#14 movement
Thomas Berthold

A 21st-Century Childhood

Thomas Berthold is a spokesperson for the German Federal Association for Unaccompanied Minor Refugees (Bundesfachverband Unbegleitete Minderjährige Flüchtlinge e.V, UMF). Children and adolescents make up a particularly vulnerable group within the worldwide flows of refugees that is often overlooked. In our interview, Berthold tells us about the numerous perils these kids have to face during their flight, why they leave home, and what they hope for in the future.

DDD: Could you start by telling me something about the association and your work? I would be interested to hear exactly who is considered an “unaccompanied minor refugee”.

Thomas Berthold: The Federal Association for Unaccompanied Minor Refugees was founded in 1998 by people involved in social work with refugees, from refugee councils, guardians and solicitors who all said the same thing: “We need an organisation that can speak for the special needs of unaccompanied minor refugees.” The association began with the support of volunteers. Now it is a full-fledged association with a head office and full-time employees. Its mission has not changed though: We communicate our practical experience to politicians and the public, while also providing information and offering conferences, thus creating a network to improve work in the area of unaccompanied minor refugees. Unaccompanied minor refugees are a group, ultimately a very small percentage of overall global flight patterns, of young people travelling without their parents or a responsible guardian. Unaccompanied does not mean they are necessarily completely alone, in the sense that they have travelled alone from their point of departure all the way to Europe. Minors often travel with a group of people they have met along the way, perhaps even relatives. But they are not in the company of a guardian. These young people do not have an adult who is directly responsible for them.

What countries do the adolescents and children you work with come from?

In Germany Afghanistan has been one of the most common countries in recent history. That is because the conflict has been raging there for so long, that the number of refugees from the region has been correspondingly high for years. At the moment, a lot of young people are coming from Eritrea, Syria, Iran, and Somalia, countries, in other words, in which conflicts have erupted and where children and adolescents fall victim to serious oppression at times.

You already mentioned that the group is not large. What percentage of overall refugees would you estimate unaccompanied minors account for?

In recent years, the approximate percentage of unaccompanied minors accounts for around 2.5% of all asylum applicants in Germany. It varies though. Sometimes it is 4%, sometimes 2.5%. The number is slightly lower in overall global migration.

Whether the accompanying adult drowns in the Mediterranean, gets detained by the border police, jailed and the like, unaccompanied minors often become unaccompanied during their flight.

We often find that many unaccompanied minors are separated from their families in transit. Whether the accompanying adult drowns in the Mediterranean, gets detained by the border police, jailed and the like, unaccompanied minors often become unaccompanied during their flight. So their number tends to be somewhat higher percentage-wise here in Europe than in a country closer to their point of departure.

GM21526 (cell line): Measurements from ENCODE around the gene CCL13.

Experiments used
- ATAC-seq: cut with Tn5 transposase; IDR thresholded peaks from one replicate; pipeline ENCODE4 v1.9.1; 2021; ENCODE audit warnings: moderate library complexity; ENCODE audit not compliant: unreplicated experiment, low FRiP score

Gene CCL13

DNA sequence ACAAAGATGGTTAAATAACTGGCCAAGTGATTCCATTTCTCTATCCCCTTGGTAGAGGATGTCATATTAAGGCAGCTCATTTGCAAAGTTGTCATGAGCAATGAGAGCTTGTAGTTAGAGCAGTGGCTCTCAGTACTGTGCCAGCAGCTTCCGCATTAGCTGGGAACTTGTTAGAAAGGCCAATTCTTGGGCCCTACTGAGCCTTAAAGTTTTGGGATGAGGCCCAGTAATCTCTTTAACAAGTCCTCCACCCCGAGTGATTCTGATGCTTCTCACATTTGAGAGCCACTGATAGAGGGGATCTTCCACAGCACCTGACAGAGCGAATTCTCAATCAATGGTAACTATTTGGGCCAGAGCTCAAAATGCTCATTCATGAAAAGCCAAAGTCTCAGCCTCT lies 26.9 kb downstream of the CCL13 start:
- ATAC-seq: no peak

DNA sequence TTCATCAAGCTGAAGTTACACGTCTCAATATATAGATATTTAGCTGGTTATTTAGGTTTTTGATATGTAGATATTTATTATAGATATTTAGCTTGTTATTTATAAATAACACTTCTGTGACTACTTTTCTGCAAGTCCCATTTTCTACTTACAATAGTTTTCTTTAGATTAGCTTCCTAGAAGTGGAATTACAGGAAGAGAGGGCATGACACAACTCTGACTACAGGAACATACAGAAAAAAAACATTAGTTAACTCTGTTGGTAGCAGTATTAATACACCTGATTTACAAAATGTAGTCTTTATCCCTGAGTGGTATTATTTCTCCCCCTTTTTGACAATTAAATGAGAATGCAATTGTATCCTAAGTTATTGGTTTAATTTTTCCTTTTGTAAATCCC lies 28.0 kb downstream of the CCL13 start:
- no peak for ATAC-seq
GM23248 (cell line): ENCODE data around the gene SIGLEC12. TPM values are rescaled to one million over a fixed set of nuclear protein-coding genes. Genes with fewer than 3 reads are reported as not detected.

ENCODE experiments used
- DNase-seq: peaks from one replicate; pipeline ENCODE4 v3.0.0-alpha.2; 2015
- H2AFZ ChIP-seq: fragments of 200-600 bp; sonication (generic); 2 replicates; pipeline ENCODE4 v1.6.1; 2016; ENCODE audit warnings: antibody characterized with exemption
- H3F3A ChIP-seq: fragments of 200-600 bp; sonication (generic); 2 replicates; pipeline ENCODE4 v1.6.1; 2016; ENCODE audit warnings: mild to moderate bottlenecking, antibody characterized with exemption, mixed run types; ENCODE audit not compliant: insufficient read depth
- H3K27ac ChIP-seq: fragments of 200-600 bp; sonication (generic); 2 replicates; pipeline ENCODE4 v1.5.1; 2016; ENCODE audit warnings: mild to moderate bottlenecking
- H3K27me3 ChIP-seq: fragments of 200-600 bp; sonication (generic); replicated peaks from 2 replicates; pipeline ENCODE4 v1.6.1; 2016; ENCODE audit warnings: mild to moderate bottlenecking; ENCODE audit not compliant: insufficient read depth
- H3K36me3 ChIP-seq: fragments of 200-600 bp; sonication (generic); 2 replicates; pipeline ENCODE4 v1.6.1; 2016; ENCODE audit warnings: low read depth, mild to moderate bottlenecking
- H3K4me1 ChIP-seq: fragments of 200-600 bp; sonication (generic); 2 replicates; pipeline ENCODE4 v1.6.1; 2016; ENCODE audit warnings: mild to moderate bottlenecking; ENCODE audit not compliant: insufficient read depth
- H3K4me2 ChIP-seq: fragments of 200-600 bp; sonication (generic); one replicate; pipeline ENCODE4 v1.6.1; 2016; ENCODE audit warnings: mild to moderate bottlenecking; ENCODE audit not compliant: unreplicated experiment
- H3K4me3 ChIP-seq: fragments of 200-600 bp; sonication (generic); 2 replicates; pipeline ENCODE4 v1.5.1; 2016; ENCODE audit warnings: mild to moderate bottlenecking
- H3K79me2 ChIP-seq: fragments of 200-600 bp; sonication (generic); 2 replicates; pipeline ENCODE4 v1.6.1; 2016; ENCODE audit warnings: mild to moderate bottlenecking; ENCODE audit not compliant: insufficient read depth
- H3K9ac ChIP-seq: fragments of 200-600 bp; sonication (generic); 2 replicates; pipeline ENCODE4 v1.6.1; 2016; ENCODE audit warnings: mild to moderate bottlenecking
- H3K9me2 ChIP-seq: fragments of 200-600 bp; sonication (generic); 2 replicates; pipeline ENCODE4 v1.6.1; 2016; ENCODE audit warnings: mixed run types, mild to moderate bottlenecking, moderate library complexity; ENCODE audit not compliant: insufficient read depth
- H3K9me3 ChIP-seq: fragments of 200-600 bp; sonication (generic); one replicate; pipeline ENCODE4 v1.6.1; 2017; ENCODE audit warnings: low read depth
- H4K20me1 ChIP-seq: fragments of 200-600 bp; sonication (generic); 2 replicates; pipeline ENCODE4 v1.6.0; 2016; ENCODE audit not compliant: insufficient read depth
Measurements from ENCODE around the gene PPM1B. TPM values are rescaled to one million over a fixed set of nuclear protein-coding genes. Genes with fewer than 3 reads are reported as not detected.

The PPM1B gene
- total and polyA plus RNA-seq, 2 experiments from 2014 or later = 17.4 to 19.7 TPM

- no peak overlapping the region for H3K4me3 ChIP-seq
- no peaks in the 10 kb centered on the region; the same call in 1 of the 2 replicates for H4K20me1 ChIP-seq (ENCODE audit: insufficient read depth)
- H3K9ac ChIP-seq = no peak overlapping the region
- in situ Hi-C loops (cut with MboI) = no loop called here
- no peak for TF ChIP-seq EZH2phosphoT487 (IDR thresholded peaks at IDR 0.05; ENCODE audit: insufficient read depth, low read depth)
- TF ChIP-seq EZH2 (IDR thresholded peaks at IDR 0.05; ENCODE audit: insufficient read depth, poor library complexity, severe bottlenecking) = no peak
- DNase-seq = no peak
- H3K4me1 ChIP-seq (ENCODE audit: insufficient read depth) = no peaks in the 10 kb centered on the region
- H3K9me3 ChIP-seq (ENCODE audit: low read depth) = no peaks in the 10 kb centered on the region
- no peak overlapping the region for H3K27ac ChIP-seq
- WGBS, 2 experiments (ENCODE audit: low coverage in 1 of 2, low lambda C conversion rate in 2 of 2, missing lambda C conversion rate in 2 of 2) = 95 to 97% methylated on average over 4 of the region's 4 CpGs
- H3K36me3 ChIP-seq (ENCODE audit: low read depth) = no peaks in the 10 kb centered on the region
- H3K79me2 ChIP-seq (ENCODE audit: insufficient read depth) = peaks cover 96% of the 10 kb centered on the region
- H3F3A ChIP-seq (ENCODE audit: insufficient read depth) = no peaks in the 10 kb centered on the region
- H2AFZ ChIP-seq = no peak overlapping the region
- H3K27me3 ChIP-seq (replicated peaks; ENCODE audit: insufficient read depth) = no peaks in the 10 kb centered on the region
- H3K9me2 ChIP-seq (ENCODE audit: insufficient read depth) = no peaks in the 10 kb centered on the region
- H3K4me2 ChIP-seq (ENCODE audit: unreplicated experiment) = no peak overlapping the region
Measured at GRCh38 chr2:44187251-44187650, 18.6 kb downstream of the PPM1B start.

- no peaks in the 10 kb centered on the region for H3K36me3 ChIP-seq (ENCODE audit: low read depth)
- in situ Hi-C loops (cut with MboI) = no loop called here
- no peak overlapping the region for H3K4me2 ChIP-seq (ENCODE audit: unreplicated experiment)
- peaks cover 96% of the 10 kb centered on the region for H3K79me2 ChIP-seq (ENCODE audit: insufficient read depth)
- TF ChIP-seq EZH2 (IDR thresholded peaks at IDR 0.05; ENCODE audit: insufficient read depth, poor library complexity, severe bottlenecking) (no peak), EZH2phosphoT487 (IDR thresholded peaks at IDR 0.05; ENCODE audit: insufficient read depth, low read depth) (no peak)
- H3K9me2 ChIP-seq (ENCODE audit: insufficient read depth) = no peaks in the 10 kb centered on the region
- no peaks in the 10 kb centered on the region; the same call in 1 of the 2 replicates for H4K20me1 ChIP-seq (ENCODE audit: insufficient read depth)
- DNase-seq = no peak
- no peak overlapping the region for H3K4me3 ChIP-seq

I see. So in the so-called third countries, families might still be intact, and then get separated in transit.

Exactly. We have often been told that in Greece, for example, families have to separate because they can only transit out of Greece separately. This is a classic example that we experience quite frequently.

What can you tell us about the most common reasons people are fleeing their homelands right now?

Refugees flee for extremely different reasons. This is just part of the whole “migration and flight” issue. On the one hand, we have a large group of children and adolescents who come from what I would call classic civil war areas, like Syria or Afghanistan, and are trying to escape the dangerous situation there.

So you can see that the reasons children and adolescents have for fleeing their homelands are very, very diverse.

These include children and adolescents who are vulnerable to forced recruitment, such as by the al-Shabaab militias in Somalia that recruit large numbers of child soldiers, and where children and adolescents try to escape and take refuge here in Europe. Then we have children and young people who I would say are looking for a better life. Maybe their parents sent them away because they have no future prospects in their homelands. We have children and adolescents whose parents are politically active and who have had to leave their homelands so they will not be in danger themselves, whether from revolutionary groups, ruling dictatorships, or violent conflict. And of course we have a group of young girls running from forced marriages, from gender-specific persecution, such as female genital mutilation or similar acts. So you can see that the reasons children and adolescents have for fleeing their homelands are very, very diverse.

What sort of process do minors go through once they have reached Europe? You already noted that many families are not separated until they arrive in Greece, for example.

Getting to Europe, as a great number of reports in the press have indicated, has gotten very, very difficult for refugees. And if refugees arrive in Europe, then they often arrive in countries in which the reception facilities for asylum seekers are catastrophic. Greece is the best known example, but in countries like Cyprus and Malta, massive numbers of asylum seekers are jailed.